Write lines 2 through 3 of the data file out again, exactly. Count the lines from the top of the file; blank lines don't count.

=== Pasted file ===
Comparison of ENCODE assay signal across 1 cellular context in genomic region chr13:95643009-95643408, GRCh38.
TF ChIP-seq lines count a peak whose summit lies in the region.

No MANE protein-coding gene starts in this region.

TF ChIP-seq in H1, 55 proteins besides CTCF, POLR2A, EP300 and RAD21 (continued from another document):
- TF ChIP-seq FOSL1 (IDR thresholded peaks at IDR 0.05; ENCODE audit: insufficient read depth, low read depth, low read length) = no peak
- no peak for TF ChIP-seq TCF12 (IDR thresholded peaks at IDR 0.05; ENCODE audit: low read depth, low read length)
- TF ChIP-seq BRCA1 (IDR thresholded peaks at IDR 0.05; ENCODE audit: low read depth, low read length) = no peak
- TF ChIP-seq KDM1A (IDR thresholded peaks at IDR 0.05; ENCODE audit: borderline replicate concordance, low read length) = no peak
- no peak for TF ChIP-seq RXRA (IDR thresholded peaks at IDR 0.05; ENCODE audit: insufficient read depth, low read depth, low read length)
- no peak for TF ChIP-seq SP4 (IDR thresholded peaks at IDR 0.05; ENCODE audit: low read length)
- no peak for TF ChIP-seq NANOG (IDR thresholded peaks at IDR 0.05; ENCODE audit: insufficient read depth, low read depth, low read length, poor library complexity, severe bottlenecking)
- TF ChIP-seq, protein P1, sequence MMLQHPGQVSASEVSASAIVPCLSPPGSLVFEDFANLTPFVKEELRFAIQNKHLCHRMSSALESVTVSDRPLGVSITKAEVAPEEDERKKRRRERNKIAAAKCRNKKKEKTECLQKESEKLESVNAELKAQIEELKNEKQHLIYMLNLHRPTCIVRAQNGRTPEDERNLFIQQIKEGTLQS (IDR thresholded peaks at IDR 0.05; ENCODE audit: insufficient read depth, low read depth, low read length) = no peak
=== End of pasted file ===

TF ChIP-seq lines count a peak whose summit lies in the region.

No MANE protein-coding gene starts in this region.